The alternator is connected to the battery and the engine, so, unless you are an able mechanic, replacing one is a job best left to the experts.
It shouldn’t be difficult to source a new part, just have a look here on Start My Car and contact us if you cannot find your particular alternator listed online. We have access to 1000’s of unlisted parts that we can source for you.
Alternatively, you can opt to have your existing alternator reconditioned. Have a look online for companies offering this service.
The starter motor does exactly what you would expect; it uses electricity from the battery to jolt the car’s engine into life.
Many modern cars now have stop-start systems with stronger starter motors to cope with the demands of frequent engine on/off cycles in traffic.
The most obvious sign of a broken starter motor is a clicking sound when you turn the ignition key, followed by the engine refusing to turn over and start.
If all the lights and in-car electrics are working fine, this also points to an issue with the starter motor – rather than the battery.
Even jump starting will not work if the starter motor has failed.
Again, replacing a starter motor is generally a task for a trained mechanic. They’re not hugely expensive parts, especially on Start My Car, but the work may take up to half a day.
If your budget is tight, you can also look online for places which exchange and recondition starter motors. Although possibly cheaper, they will not come with a comprehensive warranty like our Start My Car products, so may cost you more in the long run.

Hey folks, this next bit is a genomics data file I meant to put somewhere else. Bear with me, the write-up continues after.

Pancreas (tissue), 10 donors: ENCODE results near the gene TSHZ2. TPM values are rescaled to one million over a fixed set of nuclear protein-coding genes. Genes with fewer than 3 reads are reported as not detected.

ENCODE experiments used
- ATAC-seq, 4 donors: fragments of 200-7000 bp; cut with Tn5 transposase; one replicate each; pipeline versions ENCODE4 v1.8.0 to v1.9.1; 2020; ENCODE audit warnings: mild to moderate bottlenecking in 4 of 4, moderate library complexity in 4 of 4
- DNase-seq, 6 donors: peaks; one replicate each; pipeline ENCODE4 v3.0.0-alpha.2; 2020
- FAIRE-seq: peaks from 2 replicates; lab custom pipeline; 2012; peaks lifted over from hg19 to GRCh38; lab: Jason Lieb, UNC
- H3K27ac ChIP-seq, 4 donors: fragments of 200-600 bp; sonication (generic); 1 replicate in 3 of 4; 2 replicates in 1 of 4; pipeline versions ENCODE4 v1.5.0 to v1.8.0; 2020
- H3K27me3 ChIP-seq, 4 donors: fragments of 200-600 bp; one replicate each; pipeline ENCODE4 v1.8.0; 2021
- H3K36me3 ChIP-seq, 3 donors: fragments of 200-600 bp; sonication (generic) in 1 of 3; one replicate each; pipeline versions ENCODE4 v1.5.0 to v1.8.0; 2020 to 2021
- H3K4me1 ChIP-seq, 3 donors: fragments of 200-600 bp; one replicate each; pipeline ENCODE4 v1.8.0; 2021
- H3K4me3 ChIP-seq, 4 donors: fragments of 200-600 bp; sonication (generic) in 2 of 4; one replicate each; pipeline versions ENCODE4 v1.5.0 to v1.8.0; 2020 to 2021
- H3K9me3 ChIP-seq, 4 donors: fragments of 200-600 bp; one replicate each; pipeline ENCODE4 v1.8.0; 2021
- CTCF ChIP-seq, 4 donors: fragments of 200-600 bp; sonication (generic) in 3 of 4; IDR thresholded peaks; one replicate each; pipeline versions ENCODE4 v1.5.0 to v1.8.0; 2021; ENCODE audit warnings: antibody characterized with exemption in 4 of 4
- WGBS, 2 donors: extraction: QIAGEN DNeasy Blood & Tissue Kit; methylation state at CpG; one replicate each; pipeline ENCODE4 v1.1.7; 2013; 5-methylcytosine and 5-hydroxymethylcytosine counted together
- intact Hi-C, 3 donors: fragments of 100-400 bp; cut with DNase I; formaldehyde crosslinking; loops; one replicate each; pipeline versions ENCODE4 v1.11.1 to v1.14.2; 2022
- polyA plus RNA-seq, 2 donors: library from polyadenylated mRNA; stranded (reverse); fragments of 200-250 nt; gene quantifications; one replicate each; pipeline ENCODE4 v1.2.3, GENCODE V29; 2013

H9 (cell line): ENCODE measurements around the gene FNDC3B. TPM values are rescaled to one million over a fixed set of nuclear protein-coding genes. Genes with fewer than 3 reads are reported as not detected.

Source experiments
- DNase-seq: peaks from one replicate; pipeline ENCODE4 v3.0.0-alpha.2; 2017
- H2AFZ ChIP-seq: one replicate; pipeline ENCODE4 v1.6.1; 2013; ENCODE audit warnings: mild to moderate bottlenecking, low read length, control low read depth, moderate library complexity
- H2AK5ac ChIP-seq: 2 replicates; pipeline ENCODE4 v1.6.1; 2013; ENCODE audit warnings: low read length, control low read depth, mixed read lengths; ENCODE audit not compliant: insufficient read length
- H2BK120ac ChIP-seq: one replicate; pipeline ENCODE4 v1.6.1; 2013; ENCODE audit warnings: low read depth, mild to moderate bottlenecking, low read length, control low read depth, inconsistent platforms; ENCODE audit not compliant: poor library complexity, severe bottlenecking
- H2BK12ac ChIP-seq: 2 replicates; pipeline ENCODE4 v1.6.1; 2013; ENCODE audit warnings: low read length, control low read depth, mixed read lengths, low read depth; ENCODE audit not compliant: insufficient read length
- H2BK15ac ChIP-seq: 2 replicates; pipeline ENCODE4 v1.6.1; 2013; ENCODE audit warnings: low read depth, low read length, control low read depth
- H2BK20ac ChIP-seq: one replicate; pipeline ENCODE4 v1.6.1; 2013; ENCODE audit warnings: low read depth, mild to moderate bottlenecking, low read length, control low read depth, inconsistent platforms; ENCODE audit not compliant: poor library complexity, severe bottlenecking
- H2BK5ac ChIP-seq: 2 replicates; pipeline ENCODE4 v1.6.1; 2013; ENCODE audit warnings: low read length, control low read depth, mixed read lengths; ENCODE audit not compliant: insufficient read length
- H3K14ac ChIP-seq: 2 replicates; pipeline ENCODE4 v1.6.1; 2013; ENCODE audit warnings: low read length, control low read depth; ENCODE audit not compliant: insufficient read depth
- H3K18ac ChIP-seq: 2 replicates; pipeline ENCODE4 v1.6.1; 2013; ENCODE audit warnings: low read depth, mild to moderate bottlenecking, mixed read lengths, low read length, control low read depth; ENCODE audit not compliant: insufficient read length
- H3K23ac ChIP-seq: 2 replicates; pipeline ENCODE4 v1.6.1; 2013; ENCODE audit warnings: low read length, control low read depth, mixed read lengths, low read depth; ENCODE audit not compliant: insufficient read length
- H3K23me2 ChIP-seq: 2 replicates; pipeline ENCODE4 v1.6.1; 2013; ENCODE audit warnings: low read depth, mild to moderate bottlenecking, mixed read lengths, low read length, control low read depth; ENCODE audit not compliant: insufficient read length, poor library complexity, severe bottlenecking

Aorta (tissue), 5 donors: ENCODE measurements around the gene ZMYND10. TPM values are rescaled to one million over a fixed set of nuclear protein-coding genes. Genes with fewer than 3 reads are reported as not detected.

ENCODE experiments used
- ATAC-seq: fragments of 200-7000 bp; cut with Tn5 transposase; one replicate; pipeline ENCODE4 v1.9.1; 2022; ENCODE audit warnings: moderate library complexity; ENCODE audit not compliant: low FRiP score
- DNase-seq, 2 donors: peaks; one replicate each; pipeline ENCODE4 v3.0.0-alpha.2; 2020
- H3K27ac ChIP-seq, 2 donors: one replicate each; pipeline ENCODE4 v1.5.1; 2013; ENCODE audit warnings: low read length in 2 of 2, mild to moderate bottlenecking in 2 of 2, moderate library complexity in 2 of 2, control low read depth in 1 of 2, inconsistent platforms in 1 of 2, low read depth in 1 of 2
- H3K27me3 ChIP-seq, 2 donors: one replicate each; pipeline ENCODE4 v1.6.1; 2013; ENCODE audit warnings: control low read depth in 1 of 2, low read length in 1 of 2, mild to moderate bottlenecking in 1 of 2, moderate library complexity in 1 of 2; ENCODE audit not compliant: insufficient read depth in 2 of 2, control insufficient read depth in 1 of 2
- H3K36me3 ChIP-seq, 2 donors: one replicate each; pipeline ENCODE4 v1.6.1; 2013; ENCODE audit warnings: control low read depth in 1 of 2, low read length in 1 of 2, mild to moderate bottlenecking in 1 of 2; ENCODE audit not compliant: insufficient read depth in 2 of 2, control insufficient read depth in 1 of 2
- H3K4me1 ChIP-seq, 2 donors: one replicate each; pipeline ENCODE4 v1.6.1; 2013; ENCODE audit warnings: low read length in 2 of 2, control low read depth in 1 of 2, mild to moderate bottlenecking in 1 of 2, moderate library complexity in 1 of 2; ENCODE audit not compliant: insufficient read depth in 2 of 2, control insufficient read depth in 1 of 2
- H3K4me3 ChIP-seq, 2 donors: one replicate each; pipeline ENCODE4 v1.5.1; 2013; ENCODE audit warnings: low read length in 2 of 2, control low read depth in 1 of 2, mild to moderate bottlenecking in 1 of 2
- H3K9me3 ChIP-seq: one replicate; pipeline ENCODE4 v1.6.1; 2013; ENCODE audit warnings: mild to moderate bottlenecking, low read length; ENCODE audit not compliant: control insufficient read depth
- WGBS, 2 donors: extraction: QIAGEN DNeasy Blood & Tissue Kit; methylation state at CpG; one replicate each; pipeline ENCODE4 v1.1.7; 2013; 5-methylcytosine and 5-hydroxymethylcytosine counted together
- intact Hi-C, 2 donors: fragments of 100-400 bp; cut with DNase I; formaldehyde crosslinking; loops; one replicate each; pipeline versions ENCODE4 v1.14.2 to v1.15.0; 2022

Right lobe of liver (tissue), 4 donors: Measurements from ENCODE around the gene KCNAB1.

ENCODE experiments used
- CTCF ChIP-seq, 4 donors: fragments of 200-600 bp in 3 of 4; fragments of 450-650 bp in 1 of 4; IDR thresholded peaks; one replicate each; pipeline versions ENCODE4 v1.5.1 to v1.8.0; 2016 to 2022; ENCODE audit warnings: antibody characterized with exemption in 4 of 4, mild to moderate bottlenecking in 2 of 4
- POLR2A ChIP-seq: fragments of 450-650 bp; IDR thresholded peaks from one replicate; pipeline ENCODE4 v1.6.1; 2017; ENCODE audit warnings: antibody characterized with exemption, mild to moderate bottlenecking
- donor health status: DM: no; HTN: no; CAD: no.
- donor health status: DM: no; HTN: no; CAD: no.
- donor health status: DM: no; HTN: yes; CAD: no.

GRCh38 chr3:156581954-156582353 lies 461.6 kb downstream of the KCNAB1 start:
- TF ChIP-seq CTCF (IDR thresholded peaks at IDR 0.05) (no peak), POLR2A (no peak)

If your car was built more than 30 years ago, it is likely to use a carburettor.
These regulate the mix of fuel and air for combustion but are particularly vulnerable to icing up.
If the nozzles of the carburettor become clogged with ice, the engine may not start – and certainly will not run properly. You may power loss (RPM or manifold pressure), followed by a rough running engine.
With your left foot on the clutch, try gently pushing the accelerator pedal when you start the engine in cold weather.
This will pre-inject a small quantity of fuel to give the engine a helping hand.
All modern cars use fuel injection, and thus are not affected by this problem.
Due to space constraints, we will not be able to explore these fully. But keep these in the back of your mind!
5.1 Incorrect Engine Oil
Oil also becomes less free flowing in cold conditions. And that, in turn, puts additional strain on your car’s battery by making it harder for the engine to turn over and start. If your oil has too much cold viscosity (resistance to flow), you will not be able to start your car in cold temperatures.
At Start My Car, we have listed the correct grade of oil for your car by application. Head over there and you can be sure this will never be a problem.
5.2 Moisture in Fuel Lines
Over time, car fuel systems may become contaminated with water. This can cause combustion problems and, if cold weather makes the water freeze, prevent the engine running altogether.
The issue is most acute in the fuel lines, which feed the individual injectors.
These are very narrow and can be blocked by tiny ice particles, starving the engine of fuel. And as for diesel drivers, bear in mind that diesel ‘gels’ in the cold, meaning it will take longer to deliver power to the engine on start-up.
Have a look here at some of our additives which improve cold starting, as well a host of other benefits to you fuel system!
The cold dark mornings have crept back into our daily lives and once again, our cars are bearing the brunt of the frosty weather and becoming sluggish as we head deeper into winter. If your car doesn’t start, reach out to us! We are here to help you, and to get you mobile again as soon as possible!